ARLINGTON -- Left-hander Clayton Richard did exactly what Padres manager Andy Green hoped he would do Thursday when he was given an opportunity to pitch against a Rangers club that has been one of baseball's worst against lefties.Because of the potentially favorable platoon splits, and because a rainout last weekend
ARLINGTON -- Left-hander Clayton Richard did exactly what Padres manager Andy Green hoped he would do Thursday when he was given an opportunity to pitch against a Rangers club that has been one of baseball's worst against lefties.
Because of the potentially favorable platoon splits, and because a rainout last weekend gave him some flexibility with the rotation, Green moved Richard up a day to face the Rangers instead of the White Sox on Friday as originally scheduled. Everything went according to, or perhaps even better than, the plan -- except what happened after Richard left the game in an eventual 5-2 loss.
"The matchup played well for us today. We didn't get enough runs to overcome the loss, but more or less, Clayton was outstanding on the mound today," Green said.
Richard pitched seven scoreless innings to start the game and did not allow a Rangers runner past first base in those frames.
"We had good at-bats against the left-hander, we just didn't muster much," Rangers manager Jeff Banister said. "Clayton Richard threw the ball well."
Richard finally erred with the first pitch of the eighth inning, a hanging slider that Mike Napoli deposited just behind the seats in the left-field porch.
"I showed him quite a few [sliders] his first couple at-bats and then it was not a very good pitch," Richard said. "First pitch, you're trying to throw it for a strike, but it was elevated, not a ton of action. He's a good enough hitter when you throw a pitch like that, he's going to do damage on it."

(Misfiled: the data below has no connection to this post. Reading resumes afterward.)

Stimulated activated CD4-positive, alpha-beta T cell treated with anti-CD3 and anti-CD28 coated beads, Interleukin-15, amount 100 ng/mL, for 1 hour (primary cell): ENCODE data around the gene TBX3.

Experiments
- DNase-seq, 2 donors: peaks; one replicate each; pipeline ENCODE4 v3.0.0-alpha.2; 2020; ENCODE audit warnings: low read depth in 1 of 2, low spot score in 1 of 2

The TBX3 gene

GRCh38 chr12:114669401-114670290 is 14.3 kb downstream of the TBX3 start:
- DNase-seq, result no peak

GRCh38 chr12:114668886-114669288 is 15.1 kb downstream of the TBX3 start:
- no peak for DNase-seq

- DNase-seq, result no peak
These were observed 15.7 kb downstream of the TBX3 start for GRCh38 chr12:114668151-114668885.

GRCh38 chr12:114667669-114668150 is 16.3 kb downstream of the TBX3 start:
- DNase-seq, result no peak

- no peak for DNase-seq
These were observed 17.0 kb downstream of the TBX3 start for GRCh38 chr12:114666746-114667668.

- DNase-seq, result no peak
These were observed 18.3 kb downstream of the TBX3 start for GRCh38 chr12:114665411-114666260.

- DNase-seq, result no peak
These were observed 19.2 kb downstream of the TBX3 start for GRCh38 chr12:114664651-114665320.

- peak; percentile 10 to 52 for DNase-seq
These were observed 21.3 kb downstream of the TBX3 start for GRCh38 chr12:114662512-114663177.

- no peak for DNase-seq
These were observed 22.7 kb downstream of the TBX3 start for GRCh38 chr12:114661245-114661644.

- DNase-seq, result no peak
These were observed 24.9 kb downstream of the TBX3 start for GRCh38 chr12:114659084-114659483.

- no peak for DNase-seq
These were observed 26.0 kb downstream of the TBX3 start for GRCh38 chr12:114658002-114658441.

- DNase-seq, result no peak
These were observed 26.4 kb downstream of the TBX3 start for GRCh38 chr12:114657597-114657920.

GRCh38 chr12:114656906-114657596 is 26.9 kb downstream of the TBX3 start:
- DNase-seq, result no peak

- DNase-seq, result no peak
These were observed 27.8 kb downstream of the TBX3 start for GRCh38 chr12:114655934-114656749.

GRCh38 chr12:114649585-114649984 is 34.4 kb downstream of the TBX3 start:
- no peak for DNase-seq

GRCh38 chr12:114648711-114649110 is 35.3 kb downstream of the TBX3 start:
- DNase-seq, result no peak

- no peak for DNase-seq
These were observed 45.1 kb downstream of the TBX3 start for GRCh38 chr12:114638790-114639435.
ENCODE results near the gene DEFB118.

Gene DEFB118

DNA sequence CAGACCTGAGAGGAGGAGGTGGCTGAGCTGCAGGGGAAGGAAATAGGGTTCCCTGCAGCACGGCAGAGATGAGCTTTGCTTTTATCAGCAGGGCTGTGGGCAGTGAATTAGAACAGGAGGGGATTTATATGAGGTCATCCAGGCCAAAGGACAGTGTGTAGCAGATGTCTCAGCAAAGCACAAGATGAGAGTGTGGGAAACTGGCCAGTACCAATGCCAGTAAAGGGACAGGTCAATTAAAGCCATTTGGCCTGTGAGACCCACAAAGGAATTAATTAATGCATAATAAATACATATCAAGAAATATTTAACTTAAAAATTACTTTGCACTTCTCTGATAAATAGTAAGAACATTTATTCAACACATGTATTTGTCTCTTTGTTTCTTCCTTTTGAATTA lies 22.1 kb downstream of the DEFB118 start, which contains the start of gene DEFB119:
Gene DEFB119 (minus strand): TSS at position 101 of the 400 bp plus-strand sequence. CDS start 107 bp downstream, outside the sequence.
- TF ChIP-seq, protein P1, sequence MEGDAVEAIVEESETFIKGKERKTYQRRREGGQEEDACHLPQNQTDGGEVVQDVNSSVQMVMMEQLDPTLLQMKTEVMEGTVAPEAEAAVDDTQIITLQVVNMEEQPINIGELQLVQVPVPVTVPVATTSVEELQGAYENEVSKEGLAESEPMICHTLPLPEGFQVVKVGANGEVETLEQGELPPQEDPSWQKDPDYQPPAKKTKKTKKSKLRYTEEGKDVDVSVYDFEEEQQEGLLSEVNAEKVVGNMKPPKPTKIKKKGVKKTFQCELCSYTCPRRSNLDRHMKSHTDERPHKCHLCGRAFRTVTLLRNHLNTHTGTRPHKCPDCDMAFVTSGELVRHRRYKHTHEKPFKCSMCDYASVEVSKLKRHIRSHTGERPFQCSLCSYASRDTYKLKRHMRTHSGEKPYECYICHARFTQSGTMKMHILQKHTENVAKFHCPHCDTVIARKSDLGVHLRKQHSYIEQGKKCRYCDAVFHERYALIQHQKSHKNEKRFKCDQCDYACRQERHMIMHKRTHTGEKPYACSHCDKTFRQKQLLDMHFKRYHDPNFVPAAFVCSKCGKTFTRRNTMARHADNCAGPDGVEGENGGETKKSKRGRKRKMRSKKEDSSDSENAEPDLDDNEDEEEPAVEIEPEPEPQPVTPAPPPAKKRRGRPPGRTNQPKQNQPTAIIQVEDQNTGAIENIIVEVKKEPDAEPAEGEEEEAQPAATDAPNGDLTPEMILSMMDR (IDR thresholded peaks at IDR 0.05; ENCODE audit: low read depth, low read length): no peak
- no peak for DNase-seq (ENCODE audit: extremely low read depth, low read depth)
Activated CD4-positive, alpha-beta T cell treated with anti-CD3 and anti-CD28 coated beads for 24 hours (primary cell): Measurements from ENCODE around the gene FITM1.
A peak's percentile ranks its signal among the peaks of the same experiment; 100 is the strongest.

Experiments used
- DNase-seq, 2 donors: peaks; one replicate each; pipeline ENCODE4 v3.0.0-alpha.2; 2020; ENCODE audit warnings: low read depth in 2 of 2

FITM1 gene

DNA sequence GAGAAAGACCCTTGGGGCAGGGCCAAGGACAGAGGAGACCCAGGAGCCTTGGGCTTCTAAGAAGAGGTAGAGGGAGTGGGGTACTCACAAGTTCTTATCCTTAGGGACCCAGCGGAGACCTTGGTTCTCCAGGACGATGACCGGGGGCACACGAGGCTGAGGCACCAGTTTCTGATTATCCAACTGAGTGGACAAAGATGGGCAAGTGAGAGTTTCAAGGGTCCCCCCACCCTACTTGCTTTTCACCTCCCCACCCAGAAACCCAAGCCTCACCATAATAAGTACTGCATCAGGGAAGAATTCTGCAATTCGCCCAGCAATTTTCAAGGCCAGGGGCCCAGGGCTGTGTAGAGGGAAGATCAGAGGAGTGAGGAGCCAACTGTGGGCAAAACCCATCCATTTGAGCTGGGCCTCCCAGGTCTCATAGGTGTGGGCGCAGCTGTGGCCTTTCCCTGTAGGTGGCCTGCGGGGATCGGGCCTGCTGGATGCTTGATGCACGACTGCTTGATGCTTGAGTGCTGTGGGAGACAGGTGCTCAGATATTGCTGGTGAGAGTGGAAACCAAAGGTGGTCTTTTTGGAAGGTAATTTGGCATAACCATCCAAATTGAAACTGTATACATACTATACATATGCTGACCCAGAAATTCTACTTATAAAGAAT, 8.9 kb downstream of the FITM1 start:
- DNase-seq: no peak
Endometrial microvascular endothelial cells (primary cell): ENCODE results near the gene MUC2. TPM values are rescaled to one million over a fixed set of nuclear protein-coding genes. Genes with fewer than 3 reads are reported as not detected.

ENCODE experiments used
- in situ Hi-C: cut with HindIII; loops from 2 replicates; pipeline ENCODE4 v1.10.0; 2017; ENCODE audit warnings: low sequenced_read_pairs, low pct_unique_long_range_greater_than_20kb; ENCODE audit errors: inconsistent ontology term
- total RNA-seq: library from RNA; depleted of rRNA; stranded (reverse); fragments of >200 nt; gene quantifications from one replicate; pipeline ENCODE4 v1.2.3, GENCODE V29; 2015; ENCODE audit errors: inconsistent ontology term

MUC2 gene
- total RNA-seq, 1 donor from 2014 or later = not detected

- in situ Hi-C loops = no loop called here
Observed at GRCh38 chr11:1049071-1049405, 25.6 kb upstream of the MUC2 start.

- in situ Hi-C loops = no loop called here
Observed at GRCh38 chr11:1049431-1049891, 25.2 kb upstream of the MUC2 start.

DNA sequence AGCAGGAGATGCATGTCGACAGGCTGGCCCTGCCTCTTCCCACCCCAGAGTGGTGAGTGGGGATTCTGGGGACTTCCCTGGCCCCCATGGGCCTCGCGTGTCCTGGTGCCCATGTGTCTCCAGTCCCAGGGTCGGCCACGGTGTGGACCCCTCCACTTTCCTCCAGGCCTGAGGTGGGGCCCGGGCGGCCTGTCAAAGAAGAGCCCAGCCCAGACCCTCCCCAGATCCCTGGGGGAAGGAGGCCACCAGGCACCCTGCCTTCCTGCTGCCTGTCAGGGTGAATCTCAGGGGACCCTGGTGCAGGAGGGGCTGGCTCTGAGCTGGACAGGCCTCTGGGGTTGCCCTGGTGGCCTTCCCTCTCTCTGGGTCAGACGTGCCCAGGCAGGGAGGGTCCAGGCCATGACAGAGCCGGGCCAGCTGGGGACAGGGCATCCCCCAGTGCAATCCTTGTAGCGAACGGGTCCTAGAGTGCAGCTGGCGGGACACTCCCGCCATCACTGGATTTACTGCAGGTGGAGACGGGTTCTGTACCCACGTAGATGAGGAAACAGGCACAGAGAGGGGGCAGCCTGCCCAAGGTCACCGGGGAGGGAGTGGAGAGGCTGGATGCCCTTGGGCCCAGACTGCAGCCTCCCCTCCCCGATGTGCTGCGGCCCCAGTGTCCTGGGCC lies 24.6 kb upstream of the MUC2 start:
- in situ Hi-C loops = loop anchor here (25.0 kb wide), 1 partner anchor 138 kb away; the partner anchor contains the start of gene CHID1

Richard left after the next batter singled, but the Rangers didn't score again in the eighth.
Unfortunately for Richard and the Padres, Texas scored four runs off closer Brandon Maurer in the ninth, including three on Napoli's mammoth walk-off homer to the second deck in left field.
Still, Richard's performance was the kind that would win more games than it would lose.
"He threw the ball really well, literally one mistake all day to Napoli," Green said. "The rest of the day, lights out. His sinker was working well. He pitched exactly how he wanted to, gave us every opportunity to win the baseball game. I felt really good about his effort today."
Richard's effort also represented a step forward after some recent difficulties. He threw eight shutout innings in his first outing of the season, but in six starts since then, he compiled a 6.06 ERA due in large part to 15 walks in 32 2/3 innings. Opponents hit .338 off him during that stretch.
In Richard's previous start, he walked six and gave up five earned runs. He said after Thursday's strong outing that his goal was to attack the strike zone more than he had in recent starts.
"That was a conscious effort on our side the other day and it was a plan of action going into today and I did well with it," Richard said.
Dave Sessions is a contributor to MLB.com and covered the Padres on Thursday.